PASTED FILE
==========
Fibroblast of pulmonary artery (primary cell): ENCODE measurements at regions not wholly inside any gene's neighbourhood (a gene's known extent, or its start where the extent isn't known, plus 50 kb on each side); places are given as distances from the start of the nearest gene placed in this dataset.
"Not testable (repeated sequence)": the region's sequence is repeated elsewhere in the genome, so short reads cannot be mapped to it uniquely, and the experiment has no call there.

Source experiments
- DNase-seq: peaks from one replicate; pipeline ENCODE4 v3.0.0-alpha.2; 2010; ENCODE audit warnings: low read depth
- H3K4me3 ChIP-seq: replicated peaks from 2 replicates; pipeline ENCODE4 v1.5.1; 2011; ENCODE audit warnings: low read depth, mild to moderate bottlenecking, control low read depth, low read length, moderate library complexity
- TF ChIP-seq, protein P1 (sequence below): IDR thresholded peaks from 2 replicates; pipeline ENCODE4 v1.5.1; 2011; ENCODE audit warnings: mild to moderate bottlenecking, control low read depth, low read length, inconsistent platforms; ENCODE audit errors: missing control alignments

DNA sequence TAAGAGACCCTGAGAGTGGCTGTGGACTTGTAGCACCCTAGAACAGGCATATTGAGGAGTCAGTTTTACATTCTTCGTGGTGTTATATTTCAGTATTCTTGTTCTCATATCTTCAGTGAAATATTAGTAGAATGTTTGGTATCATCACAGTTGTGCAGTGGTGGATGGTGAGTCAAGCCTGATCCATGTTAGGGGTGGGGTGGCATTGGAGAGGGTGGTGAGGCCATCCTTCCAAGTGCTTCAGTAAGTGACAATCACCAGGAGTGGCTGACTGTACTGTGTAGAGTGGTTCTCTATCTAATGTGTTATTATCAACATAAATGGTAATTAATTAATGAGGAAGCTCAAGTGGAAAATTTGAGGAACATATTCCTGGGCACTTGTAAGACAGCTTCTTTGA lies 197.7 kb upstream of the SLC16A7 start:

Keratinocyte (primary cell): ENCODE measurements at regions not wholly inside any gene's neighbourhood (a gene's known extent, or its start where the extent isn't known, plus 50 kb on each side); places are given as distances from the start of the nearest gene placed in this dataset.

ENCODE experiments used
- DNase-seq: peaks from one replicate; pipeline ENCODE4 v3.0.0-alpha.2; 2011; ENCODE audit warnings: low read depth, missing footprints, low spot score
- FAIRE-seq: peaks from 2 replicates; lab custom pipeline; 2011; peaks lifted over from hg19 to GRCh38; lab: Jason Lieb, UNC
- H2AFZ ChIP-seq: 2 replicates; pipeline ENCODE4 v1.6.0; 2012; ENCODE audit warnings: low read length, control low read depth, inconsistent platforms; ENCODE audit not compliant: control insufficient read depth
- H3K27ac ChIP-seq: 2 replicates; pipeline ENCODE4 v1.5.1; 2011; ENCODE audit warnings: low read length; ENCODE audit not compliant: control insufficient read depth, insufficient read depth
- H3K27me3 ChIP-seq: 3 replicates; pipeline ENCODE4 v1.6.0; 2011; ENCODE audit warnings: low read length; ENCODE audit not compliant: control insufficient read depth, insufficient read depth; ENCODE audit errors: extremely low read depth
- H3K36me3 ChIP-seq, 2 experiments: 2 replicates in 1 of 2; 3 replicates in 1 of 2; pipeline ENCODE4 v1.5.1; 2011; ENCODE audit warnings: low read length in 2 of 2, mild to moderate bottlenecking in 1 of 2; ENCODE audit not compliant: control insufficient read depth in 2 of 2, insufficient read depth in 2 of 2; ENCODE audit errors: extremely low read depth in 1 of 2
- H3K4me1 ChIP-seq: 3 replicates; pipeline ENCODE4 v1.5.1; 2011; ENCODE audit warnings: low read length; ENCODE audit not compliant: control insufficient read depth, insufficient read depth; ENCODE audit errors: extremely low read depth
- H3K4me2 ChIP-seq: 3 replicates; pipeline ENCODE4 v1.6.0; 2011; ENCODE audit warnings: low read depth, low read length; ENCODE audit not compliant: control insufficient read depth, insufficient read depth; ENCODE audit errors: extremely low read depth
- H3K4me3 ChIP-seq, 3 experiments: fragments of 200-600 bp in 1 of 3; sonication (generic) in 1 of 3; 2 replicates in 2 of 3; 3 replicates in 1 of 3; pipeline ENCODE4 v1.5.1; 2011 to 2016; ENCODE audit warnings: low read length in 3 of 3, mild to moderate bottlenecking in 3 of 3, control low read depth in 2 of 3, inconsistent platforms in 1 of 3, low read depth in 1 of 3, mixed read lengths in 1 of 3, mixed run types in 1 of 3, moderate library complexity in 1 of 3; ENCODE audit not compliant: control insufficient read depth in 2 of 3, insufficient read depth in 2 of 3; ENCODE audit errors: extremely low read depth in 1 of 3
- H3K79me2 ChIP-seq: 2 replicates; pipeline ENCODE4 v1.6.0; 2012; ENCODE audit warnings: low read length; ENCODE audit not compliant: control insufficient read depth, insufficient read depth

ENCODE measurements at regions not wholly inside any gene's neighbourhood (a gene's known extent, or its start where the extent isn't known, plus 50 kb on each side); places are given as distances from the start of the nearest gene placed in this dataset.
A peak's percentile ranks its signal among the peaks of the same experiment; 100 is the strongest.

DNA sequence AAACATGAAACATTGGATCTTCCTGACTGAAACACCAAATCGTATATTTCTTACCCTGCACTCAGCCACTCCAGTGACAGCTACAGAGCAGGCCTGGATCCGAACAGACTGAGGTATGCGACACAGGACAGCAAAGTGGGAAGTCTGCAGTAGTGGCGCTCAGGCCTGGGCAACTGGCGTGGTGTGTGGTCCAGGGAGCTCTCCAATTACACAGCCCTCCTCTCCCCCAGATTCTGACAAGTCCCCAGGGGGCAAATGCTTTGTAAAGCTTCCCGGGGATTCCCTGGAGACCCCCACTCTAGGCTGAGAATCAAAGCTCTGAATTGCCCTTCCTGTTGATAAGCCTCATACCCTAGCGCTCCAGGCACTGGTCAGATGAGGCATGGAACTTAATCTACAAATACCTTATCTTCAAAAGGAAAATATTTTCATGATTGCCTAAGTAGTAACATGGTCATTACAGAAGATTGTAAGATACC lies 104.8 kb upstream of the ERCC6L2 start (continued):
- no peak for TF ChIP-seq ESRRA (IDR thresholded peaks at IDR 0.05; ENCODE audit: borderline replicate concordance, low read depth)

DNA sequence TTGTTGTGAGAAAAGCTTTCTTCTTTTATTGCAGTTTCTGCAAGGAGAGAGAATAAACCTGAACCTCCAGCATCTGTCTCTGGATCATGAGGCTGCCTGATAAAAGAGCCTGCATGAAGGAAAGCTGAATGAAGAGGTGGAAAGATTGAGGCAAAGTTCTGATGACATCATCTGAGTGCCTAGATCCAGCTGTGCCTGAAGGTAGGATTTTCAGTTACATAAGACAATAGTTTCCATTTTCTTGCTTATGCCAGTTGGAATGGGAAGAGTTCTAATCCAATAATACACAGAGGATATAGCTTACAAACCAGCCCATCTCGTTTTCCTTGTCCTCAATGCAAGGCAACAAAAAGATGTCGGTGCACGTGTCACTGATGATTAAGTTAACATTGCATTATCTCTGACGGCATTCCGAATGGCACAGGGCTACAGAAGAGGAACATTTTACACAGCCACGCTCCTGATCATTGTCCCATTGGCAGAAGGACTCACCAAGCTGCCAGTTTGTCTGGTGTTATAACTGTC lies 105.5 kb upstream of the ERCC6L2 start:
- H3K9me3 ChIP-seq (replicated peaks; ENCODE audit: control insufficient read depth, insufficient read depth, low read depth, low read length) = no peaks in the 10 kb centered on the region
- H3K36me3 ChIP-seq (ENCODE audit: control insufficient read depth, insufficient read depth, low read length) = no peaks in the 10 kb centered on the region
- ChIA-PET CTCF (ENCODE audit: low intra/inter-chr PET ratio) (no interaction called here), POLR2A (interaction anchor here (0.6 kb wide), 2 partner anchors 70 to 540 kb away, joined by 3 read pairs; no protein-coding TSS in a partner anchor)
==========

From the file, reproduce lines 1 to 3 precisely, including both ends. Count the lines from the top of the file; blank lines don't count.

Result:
Fibroblast of pulmonary artery (primary cell): ENCODE measurements at regions not wholly inside any gene's neighbourhood (a gene's known extent, or its start where the extent isn't known, plus 50 kb on each side); places are given as distances from the start of the nearest gene placed in this dataset.
"Not testable (repeated sequence)": the region's sequence is repeated elsewhere in the genome, so short reads cannot be mapped to it uniquely, and the experiment has no call there.

Source experiments